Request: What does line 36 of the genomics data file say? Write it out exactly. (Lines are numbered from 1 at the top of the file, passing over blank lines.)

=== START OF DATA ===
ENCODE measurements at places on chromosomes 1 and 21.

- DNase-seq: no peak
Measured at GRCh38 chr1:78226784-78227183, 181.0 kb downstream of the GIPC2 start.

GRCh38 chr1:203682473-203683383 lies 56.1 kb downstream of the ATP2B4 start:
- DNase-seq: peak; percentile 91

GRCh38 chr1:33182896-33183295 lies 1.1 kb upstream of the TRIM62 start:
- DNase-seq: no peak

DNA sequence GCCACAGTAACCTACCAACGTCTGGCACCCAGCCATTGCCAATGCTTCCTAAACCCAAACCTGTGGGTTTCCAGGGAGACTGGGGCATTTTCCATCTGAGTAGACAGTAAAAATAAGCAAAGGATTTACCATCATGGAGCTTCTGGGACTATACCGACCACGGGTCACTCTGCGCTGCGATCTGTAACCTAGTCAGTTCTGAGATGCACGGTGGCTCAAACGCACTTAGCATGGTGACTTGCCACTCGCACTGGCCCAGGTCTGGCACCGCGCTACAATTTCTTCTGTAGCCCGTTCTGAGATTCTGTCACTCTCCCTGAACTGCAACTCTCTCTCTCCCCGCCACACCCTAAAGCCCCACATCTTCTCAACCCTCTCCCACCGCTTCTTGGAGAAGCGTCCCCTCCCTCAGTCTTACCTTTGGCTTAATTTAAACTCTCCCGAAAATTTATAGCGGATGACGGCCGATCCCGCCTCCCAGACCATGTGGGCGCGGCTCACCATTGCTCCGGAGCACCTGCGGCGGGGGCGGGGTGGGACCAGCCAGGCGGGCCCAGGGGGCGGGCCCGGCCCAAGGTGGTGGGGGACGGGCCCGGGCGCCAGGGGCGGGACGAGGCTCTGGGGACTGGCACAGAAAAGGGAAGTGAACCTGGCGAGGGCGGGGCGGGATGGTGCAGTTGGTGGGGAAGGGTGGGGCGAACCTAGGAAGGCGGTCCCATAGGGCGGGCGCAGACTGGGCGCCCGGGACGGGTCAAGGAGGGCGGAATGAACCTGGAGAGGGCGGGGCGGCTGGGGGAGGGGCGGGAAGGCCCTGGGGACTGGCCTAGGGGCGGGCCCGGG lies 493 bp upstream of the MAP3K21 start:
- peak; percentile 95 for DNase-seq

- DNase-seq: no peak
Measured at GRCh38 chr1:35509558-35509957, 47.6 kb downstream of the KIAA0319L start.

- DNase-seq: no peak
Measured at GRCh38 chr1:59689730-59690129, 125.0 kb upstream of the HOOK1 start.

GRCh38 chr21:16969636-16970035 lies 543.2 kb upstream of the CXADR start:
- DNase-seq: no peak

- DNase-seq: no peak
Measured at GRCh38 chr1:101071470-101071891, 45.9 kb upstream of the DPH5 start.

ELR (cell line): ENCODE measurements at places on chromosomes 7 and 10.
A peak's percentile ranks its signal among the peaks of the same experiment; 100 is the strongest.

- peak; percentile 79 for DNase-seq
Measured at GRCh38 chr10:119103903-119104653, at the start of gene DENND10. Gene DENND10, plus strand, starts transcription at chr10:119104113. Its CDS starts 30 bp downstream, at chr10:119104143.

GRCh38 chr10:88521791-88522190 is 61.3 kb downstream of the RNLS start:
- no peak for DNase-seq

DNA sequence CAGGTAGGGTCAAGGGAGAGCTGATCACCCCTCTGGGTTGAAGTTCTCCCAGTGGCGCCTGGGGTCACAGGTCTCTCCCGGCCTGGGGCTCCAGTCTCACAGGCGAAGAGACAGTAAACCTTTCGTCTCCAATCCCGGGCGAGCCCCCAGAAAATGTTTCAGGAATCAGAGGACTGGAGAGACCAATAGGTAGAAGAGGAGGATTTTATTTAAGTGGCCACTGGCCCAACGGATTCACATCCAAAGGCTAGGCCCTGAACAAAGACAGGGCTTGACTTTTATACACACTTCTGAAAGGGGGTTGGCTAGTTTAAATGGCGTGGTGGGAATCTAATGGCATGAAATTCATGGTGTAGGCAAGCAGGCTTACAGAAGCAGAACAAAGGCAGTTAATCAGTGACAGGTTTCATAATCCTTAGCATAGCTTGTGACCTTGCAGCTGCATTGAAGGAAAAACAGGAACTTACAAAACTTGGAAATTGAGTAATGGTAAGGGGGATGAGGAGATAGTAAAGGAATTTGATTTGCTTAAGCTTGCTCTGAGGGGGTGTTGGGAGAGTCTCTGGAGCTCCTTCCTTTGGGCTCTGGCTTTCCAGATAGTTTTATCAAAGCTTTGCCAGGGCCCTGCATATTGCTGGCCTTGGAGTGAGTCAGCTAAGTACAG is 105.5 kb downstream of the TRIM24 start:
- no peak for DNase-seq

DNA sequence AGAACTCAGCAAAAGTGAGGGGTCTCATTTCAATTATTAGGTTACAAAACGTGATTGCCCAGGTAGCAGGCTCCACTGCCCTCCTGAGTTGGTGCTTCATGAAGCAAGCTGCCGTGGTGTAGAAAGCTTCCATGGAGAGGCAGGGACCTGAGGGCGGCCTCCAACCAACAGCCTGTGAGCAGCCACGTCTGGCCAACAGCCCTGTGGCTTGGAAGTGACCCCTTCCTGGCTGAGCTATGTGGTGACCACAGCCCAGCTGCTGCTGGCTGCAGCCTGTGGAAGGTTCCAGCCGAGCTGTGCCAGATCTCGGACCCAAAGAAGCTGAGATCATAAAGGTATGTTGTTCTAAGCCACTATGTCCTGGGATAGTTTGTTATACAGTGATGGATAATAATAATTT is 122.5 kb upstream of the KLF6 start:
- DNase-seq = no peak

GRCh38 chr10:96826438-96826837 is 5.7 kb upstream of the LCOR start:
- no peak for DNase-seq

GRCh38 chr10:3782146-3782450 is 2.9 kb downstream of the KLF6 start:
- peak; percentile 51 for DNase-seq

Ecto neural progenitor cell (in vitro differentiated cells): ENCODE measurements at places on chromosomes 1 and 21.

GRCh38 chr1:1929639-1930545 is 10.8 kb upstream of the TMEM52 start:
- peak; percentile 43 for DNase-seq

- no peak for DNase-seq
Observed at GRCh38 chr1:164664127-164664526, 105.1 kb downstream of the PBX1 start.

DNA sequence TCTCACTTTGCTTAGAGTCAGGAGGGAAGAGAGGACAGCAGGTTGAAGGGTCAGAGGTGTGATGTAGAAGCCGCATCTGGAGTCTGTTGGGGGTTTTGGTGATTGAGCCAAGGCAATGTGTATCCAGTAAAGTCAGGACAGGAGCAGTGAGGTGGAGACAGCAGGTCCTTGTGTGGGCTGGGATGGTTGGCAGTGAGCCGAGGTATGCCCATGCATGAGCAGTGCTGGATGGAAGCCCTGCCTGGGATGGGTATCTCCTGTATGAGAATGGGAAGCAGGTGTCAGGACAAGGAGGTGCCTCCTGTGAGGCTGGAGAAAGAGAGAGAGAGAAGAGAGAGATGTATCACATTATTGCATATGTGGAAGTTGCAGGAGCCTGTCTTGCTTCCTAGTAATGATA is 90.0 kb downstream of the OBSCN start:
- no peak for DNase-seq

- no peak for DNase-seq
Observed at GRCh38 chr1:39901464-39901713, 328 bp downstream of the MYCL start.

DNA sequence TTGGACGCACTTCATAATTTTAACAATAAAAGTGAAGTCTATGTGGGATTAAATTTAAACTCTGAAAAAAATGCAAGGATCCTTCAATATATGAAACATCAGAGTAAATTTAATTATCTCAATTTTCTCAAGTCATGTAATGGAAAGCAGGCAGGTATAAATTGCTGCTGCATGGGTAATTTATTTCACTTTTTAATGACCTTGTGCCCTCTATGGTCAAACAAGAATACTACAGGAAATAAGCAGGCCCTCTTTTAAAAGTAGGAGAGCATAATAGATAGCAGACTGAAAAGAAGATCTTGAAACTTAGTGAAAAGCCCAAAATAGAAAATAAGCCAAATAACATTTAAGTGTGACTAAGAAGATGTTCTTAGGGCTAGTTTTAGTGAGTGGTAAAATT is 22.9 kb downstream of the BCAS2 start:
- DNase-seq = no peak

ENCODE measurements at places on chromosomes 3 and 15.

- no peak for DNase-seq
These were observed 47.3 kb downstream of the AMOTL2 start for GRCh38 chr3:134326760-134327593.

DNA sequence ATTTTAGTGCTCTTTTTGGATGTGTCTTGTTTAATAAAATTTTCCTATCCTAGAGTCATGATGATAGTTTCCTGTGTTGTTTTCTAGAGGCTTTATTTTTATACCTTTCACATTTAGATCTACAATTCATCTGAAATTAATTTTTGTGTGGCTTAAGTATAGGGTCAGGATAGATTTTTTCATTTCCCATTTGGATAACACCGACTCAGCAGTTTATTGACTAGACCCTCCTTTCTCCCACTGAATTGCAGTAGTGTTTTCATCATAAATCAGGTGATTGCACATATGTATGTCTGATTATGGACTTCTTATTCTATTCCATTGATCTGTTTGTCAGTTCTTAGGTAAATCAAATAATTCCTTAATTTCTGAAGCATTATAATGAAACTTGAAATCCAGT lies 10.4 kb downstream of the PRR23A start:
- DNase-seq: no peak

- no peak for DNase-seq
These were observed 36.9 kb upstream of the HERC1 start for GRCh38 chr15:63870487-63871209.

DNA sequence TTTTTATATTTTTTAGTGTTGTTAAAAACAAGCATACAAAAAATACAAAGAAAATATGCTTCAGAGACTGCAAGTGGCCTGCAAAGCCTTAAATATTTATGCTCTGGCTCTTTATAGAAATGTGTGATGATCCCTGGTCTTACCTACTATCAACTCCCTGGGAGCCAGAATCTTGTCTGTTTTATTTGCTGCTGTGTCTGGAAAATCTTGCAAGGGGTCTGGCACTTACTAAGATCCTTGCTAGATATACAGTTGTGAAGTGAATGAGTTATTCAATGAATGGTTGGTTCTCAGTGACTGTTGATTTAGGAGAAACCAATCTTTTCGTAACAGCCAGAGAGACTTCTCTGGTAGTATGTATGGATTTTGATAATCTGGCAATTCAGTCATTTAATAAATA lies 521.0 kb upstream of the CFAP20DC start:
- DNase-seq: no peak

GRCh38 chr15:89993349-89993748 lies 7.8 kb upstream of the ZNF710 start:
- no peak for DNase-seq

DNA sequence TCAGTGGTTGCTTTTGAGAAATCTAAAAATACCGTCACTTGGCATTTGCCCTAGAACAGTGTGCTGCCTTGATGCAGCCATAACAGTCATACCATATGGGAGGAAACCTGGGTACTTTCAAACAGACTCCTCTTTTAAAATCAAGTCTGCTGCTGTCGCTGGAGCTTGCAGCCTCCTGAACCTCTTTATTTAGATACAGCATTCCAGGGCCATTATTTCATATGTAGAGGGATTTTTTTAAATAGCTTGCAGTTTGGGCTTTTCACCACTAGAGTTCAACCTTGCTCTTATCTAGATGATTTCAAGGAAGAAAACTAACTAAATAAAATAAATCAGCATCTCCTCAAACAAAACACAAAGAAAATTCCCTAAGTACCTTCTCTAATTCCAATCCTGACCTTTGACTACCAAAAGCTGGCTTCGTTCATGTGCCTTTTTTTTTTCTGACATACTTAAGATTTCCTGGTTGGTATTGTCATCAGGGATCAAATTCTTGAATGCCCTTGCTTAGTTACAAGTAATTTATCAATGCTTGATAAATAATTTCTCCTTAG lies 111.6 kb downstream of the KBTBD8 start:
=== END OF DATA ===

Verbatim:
Observed at GRCh38 chr1:164664127-164664526, 105.1 kb downstream of the PBX1 start.